Vision Therapy is an amazing journey, but there are also so many unknowns and so many costs. If your office wants you to use Vivid Vision or Optics Trainer at home you may be looking for a headset for you or your child and may be feeling overwhelmed about, yet another, expensive VT cost. I have used both headsets and done both programs for extended periods of time and I am here to help you figure this one out!
So Which Virtual Reality headset is best for home vision therapy? The Oculus Quest or Quest 2 are far superior to the Oculus Go when it comes to both Vivid Vision and Optics Trainer. With the ability to interact with the game, high quality picture that leads to better depth perception, and increased games, the Quest is a clear winner. The Go is still amazing and progress will be made, but probably not as quickly.
To understand the difference between the two headsets, and why the Quest or Quest 2 will beat out the Go every time, read on.
Here is a link to purchase yours on Amazon.
If you want help finding a vision therapy office that offers virtual reality, you can fill out this form and I can help you for free.
What is the Difference Between the Oculus Go and the Oculus Quest for Vision Therapy?
If you go to a tech website, they will give you all the specs on what these VR headsets can do, I am going to focus on this comparison from a vision therapy perspective.
The biggest and most important difference, is the hardest to understand and explain for non techies such as myself, but I will do my best.
In the Oculus Go you feel like you are inside another room, it’s amazing. You can turn around 360 degrees and that translates into a changing scene in 3D. This is, technically, referred to as 3 degrees of freedom (dof).
BUT you are in a set position in the game, if you move forward in real life, that DOES NOT translate into the VR.
In fact, if you walk forward while wearing the Oculus Go, the whole scene just moves with you and you will eventually run into a wall. The same is true for moving side to side and up and down. The remote also is not able to move in those directions within the games.
While playing the Go, you are in a fixed location. This is not true with the Quest.
With the Quest, there are 4 little sensor/cameras on the corners of the headset that actually look at the room you are in in real life. Before playing any game, the player has a chance to set up their “guardian” which is basically the area you can move freely in while playing the games.
There are trackers in both remotes and in the headset that allow for movement in all directions and interaction with the environment, thus giving you 6 dof (degrees of freedom).
This functionality provides a night and day difference in how it works for vision therapy. Being able to interact with the environment makes it feel more real and allows for additional ways to improve depth perception, hand-eye coordination, spacial awareness, balance and, of course, binocular vision.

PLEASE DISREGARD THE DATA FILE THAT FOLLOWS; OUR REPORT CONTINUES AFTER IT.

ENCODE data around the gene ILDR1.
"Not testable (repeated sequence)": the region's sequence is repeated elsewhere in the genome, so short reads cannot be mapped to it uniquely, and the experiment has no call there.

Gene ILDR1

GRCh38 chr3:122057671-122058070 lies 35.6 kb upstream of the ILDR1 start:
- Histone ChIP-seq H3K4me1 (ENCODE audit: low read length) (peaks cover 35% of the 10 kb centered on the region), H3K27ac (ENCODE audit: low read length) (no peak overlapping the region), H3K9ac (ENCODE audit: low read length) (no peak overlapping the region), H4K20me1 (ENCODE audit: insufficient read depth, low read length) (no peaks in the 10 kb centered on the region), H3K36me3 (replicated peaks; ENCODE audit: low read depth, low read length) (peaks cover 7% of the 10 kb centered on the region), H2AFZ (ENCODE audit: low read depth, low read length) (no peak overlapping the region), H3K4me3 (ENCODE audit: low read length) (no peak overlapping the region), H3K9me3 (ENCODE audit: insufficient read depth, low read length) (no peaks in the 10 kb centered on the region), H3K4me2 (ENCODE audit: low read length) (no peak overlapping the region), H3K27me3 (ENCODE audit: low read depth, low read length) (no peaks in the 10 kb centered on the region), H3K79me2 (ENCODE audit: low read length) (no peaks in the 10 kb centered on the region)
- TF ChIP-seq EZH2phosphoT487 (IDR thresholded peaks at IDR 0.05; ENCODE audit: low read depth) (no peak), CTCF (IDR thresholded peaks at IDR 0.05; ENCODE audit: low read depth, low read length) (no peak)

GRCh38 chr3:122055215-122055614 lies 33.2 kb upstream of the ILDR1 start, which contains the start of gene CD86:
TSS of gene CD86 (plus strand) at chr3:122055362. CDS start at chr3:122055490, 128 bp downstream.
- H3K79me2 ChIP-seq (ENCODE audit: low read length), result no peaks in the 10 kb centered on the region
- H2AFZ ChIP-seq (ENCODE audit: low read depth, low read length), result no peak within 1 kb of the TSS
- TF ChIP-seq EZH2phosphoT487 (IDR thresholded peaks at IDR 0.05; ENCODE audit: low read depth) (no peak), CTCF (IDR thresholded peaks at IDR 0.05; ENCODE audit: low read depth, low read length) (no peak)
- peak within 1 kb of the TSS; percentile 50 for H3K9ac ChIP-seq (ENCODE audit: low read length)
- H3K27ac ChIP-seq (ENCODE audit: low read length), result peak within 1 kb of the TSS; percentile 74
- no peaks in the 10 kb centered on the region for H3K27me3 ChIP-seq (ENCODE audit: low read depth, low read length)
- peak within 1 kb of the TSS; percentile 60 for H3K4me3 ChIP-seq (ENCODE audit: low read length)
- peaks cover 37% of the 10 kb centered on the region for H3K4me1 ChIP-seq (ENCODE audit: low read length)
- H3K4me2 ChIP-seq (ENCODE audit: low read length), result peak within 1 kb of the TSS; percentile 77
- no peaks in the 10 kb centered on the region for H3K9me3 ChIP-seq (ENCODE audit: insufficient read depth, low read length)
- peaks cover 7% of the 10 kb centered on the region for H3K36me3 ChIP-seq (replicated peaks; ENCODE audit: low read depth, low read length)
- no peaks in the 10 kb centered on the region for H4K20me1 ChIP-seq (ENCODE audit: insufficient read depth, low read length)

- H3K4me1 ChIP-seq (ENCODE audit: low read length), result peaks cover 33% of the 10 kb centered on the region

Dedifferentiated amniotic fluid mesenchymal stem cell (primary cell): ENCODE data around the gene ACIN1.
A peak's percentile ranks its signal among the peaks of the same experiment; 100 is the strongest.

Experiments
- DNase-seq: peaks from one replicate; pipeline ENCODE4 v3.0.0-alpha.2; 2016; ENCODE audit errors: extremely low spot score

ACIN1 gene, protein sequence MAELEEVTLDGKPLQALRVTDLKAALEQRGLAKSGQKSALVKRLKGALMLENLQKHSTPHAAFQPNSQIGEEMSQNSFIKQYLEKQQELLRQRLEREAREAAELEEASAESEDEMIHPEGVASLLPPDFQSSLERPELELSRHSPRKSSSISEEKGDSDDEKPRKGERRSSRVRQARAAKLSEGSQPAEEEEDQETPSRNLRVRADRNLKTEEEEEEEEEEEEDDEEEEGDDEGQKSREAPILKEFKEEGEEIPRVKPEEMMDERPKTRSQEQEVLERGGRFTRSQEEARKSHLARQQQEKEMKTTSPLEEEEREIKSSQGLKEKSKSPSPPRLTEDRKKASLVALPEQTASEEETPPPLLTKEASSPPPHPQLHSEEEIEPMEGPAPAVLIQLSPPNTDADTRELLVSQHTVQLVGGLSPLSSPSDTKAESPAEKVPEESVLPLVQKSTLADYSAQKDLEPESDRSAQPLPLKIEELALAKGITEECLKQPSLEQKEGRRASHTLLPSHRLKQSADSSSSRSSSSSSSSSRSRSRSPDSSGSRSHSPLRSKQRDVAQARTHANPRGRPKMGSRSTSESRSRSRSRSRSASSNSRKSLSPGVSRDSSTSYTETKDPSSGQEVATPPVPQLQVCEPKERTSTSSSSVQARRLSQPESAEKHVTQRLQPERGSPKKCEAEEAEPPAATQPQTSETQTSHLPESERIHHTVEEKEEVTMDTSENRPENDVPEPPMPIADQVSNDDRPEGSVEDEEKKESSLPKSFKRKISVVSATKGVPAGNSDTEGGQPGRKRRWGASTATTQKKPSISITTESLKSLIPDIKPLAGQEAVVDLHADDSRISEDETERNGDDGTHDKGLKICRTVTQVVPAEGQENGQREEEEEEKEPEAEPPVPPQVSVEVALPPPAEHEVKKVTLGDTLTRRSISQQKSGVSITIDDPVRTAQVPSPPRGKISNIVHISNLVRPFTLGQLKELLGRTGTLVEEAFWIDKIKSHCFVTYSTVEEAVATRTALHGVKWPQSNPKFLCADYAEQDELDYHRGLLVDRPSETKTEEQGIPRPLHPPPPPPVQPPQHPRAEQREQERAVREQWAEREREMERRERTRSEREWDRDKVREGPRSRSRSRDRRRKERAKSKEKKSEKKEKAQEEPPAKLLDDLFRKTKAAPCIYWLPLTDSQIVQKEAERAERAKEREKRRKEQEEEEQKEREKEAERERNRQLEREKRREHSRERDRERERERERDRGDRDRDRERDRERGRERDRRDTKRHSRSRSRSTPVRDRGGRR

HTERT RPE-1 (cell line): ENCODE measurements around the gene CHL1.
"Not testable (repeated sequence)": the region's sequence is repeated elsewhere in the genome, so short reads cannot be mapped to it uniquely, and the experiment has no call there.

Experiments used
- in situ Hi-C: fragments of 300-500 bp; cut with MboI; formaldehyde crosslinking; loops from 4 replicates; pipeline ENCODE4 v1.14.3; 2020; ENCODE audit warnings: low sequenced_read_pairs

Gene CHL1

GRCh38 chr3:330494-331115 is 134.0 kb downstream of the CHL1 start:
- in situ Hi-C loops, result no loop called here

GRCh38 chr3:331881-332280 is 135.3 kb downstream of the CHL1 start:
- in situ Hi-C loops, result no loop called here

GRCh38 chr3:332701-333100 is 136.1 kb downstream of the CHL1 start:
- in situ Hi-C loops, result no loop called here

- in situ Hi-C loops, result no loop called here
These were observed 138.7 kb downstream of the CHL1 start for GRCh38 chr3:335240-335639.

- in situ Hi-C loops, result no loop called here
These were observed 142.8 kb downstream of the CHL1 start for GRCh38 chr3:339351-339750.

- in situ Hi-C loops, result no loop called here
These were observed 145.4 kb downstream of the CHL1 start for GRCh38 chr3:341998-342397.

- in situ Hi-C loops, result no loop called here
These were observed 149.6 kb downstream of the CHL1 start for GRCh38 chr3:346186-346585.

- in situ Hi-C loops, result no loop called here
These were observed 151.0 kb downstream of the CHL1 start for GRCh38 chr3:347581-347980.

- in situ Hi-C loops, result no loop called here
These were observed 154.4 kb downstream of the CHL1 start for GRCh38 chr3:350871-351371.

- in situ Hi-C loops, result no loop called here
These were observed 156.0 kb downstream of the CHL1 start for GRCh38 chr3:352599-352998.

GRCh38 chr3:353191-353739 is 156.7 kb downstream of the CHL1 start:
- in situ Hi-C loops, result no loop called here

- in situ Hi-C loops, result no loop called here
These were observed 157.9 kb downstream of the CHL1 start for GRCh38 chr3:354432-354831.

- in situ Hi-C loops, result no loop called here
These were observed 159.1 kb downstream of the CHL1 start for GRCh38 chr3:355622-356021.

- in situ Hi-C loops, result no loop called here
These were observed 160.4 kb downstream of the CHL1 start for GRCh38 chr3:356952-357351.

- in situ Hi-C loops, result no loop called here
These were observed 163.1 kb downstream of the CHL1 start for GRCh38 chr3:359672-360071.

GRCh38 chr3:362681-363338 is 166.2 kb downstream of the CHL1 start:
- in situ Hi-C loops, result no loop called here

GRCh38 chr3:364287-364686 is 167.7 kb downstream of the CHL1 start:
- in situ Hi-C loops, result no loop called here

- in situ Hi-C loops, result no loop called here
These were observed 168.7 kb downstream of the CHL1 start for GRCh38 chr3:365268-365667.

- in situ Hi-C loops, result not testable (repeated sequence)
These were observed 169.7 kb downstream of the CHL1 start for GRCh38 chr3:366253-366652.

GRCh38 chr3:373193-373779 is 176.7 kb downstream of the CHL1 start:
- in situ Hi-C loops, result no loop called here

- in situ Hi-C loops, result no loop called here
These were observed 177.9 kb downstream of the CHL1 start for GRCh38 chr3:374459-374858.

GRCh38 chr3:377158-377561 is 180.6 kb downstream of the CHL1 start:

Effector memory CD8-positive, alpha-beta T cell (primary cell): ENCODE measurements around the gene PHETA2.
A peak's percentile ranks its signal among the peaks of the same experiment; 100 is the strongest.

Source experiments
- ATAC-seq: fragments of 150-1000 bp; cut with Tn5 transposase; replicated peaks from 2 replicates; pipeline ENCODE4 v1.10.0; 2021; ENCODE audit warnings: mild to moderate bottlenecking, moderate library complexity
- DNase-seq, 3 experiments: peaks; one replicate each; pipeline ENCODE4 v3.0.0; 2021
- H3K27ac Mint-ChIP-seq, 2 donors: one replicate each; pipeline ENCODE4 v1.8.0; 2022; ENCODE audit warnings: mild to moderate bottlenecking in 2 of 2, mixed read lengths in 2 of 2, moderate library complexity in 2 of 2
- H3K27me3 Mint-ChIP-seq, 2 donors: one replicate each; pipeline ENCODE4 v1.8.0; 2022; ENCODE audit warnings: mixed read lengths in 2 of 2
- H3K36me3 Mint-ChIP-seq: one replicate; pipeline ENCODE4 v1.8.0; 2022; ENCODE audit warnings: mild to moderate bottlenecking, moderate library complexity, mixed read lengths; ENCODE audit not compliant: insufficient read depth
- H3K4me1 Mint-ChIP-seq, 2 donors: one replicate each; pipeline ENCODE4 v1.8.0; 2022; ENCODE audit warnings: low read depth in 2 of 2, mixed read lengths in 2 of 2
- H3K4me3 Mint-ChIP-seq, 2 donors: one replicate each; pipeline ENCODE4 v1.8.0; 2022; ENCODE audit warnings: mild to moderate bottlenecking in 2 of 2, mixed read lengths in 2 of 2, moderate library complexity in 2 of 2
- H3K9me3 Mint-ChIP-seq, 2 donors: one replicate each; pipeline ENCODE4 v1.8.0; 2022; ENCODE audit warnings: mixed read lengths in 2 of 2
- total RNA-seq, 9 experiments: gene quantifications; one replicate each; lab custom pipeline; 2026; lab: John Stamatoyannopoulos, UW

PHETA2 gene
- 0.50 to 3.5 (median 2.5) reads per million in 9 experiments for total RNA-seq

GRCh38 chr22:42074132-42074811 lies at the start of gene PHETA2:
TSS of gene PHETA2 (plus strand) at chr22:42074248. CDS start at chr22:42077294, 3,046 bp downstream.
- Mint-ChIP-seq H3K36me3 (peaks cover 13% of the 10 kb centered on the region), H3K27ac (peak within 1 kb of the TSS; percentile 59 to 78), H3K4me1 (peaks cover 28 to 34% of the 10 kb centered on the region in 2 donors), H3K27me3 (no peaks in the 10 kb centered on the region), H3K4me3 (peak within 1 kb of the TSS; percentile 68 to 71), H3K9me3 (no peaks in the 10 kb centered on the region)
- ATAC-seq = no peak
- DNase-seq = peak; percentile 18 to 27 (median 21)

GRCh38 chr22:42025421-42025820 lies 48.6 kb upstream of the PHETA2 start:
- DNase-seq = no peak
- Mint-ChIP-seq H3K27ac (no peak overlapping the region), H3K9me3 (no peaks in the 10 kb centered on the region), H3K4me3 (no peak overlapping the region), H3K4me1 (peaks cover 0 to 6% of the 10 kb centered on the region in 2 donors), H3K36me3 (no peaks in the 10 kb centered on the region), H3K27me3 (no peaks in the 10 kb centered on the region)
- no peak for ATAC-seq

Here is side-by-side comparison of some of the other differences between the Go and the Quest.
One Remote: Point and Click. Most games show a laser coming out of the remote that you use to point. Some games also require a combination of head movements with the remote to work.
Graphics: I thought they were great, until I experienced the Quest. Going back to the Go is like going back to an analog TV. It is much harder to really feel like it is real and see the depth within the games. It still looks different than just a normal video game, but not as real as real life. It is also more glitchy.
Weight: Super light, comfortable, and easy for users of all ages to use. The Quest 2’s weight is between the Go and the original Quest.
Price: $349 new, but it is very easy to find a used one for $100-$200. Just check local classifieds or Facebook.
Oculus Quest (2)
Two Remotes: Move the remotes forward/left/right/up/down within the game. In the games the remotes appear to be hands, pins, swords etc. Many times they vibrate within games giving more depth feedback.
Graphics: Wow. Everything feels so REAL and has so much shape, definition, color, and dimension. Even as someone who struggles with depth perception and 3D because of strabismus, I can still feel and see the 3D. I can definitely get “lost” in the VR world and forget that it isn’t real.
Weight: Heavier and harder to adjust. Even as an adult, it can be a little heavy, my kids don’t seem to notice.
Price: $299 – The Quest 2 is now available and the original Quest is only available used or for absurd prices ($499!), but both are pretty similar for these games.
Optics Trainer: Oculus Go vs Oculus Quest
Each of the Vision therapy apps has it’s own differences when switching between the Go and the Quest so I am going to line it all out here for a full comparison.
Overall, the quality of the graphics on the Oculus Quest make the 3D environment more believable. The picture is so dull on the GO. Being able to move around and interact with the environment and your hands makes a HUGE difference!
Here are the specs, from my limited patient perspective, of each of the games in Optics Trainer.
|Optics Trainer||Oculus Go||Oculus Quest|
|Tappy Bird||Click up, down, left or right for the bird that is closest to you. It has a more flat Background.||Each controller is a hand that can reach out to touch the closest Bird. Very active and dynamic environment. WAY better.|
|Brain Bounce||Follow the balls that are green, when they stop moving, point and click the closest one.||Same game, but it feels so much more 3D. You can move around the room and explore.|
|Color Discrmination||I don’t use this game but it seems similar on both sets.||nada|
|Contrast Camouflage||I don’t use this either||nada|
|Star Search||Great for Peripheral,||not included|
|Precision Pop||Point and click Balloons that match the middle Balloon. Flat.||VERY 3D, Each Controller is a Pin that must reach the correct depth to pop balloons. Player can move within the game.|
|Grid Shooter||The remote is a gun with lasers that shoots balls. Aim to knock out the correct boxes using visual memory.||Same game, but you can move closer and further to make it more peripheral. Also, way better graphics.|
|Fruit Samurai||Not Included||Each controller is a sword that is used to slice flying fruit.|
|Ice Breaker||Not Included||Each controller is an ice pick that must reach out and “break” the correct ice pieces.|
For more information on Optics Trainer, head over to their website, click here.